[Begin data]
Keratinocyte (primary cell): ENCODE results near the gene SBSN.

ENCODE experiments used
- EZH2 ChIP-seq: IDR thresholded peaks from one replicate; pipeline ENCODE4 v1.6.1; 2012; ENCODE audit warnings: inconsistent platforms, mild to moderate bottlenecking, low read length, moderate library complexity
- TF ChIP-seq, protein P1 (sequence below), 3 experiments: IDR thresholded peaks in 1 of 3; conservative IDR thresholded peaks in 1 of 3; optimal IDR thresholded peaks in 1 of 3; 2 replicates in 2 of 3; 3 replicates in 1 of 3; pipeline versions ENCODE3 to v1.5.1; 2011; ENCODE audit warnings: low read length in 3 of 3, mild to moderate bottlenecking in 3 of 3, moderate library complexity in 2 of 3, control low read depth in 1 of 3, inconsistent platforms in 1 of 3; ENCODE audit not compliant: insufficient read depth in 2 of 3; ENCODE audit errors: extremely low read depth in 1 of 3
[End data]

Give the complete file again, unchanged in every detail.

Keratinocyte (primary cell): ENCODE results near the gene SBSN.

ENCODE experiments used
- EZH2 ChIP-seq: IDR thresholded peaks from one replicate; pipeline ENCODE4 v1.6.1; 2012; ENCODE audit warnings: inconsistent platforms, mild to moderate bottlenecking, low read length, moderate library complexity
- TF ChIP-seq, protein P1 (sequence below), 3 experiments: IDR thresholded peaks in 1 of 3; conservative IDR thresholded peaks in 1 of 3; optimal IDR thresholded peaks in 1 of 3; 2 replicates in 2 of 3; 3 replicates in 1 of 3; pipeline versions ENCODE3 to v1.5.1; 2011; ENCODE audit warnings: low read length in 3 of 3, mild to moderate bottlenecking in 3 of 3, moderate library complexity in 2 of 3, control low read depth in 1 of 3, inconsistent platforms in 1 of 3; ENCODE audit not compliant: insufficient read depth in 2 of 3; ENCODE audit errors: extremely low read depth in 1 of 3